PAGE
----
But the new tone from Charlotte officials is a change, and maybe even a repudiation, of their earlier approach.
When Charlotte rolled out the current transit plan in late 2020, it was the result of a task force created by Lyles and chaired by former Charlotte Mayor Harvey Gantt. The task force issued its report and recommended that Charlotte seek a one-cent sales tax in Mecklenburg County to pay for the local share of costs. And then local officials set about estimating the costs and seeing if other communities were interested.
To build a regional light rail line, CATS would need funding from Gaston and Union counties. Officials from those counties have generally said they support the idea, but haven’t stepped forward with offers of money. And to build the plan at all, Charlotte needs the legislature’s permission to put a sales tax hike on the ballot in Mecklenburg, not to mention voters’ approval. With no movement in the legislature — indeed, with no formal ask from Charlotte for a referendum — the city is flipping its approach.
[Shrinking Charlotte's transit ambitions to get something built]
Whatever comes next for the transit plan will start with regional involvement in the planning, funding and decision-making process. Rather than presenting a plan and then trying to get buy-in from surrounding regions, Charlotte seems now to be prepared for the opposite tack.
Driggs pointed out that a regional plan would stand a better chance of receiving federal funding. That’s key, because even if Charlotte were to get a new sales tax, the revenue would only pay for 60% of the plan’s cost — with the feds expected to pick up the rest of the tab.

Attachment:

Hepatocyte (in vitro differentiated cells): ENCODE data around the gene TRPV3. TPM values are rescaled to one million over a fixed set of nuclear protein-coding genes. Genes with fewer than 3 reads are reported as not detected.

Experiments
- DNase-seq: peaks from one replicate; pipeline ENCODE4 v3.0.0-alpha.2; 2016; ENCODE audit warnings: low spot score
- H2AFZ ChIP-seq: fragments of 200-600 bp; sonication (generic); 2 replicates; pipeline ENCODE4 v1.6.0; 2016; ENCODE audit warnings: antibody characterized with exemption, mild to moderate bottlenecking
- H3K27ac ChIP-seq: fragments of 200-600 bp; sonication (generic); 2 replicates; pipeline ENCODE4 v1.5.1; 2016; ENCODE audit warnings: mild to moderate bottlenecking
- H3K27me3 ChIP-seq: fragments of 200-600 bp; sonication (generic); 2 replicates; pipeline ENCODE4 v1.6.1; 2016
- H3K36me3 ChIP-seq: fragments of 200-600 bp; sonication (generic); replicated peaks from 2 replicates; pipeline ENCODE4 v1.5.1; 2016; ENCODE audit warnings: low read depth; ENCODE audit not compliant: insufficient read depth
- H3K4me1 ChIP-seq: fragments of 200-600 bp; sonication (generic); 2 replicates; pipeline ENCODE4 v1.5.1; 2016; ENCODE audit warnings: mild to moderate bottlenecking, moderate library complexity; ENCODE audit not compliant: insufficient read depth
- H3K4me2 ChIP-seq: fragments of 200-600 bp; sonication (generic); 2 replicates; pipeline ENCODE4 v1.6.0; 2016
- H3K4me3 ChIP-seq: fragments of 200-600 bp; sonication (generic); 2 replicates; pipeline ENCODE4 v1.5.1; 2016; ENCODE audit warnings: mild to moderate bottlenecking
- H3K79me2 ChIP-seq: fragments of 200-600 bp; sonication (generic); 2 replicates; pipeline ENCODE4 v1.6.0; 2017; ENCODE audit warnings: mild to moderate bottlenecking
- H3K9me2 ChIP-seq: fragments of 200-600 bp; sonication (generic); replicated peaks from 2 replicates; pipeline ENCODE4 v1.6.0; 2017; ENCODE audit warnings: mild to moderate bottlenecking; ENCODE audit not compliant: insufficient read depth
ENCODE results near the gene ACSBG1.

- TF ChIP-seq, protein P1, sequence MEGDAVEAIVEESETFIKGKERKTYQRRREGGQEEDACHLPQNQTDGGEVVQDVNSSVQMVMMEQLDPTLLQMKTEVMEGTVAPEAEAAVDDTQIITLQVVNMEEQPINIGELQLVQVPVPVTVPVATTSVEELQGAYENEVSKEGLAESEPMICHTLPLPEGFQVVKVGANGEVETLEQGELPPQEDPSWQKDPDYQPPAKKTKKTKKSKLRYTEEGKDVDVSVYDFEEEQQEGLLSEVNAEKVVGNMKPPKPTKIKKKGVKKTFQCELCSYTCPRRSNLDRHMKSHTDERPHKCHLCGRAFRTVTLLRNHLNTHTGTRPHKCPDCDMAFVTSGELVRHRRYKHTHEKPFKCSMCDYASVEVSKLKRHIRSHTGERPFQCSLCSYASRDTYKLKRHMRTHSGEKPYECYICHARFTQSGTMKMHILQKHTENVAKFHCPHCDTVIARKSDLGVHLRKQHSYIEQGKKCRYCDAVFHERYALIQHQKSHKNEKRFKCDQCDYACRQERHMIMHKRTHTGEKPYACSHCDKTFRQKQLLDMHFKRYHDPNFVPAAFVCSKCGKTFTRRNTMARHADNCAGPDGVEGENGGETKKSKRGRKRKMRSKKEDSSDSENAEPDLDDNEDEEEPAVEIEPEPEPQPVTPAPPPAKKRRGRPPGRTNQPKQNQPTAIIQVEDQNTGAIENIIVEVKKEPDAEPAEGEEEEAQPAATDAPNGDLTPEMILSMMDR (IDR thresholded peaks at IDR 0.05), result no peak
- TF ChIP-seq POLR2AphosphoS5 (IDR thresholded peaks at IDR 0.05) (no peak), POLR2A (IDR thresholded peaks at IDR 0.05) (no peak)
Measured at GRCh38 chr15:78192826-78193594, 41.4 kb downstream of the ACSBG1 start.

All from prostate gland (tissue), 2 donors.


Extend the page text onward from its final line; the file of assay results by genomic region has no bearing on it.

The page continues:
“For that federal funding, we need to present a plan that is regional and fully funded,” said Driggs.
So, does this mean it’s back to the drawing board? Not completely. The Connect Beyond plan has been developed in tandem with CATS (albeit with a lot less fanfare than the city’s plan), and it offers a framework the city and surrounding counties can pursue. Connect Beyond emphasizes the regional role of bus transit, integrating the 17 different local transit agencies and creating synchronized schedules, operations, fare structures and bus routes. The plan also calls for enhanced rural connections, more transit-supportive planning throughout the region, and for exploring regional sources of funding.
Charlotte could put its full weight behind Connect Beyond while also trying to figure out how to pay for some of its own transit ambitions (perhaps a slimmed-down version of Charlotte MOVES, or one that spends more on greenways, bicycle infrastructure and sidewalks than rail).
Whatever happens next for Charlotte’s transit plan, it seems clear the city no longer thinks going it alone is an option. And local leaders are acknowledging Charlotte faces a long and uncertain road ahead. Driggs referenced two failed attempts by Austin to pass bond referendums for transit, in 2000 and 2014, before the city finally won approval for a $7.1 billion plan in 2020.
Said Driggs: “Maybe the Austin thing couldn’t pass until conditions on the road got bad enough that everyone was ready to write those checks.”
This story was published as part of Transit Time, a collaborative newsletter produced by the Charlotte Ledger, WFAE and the Charlotte Urban Institute.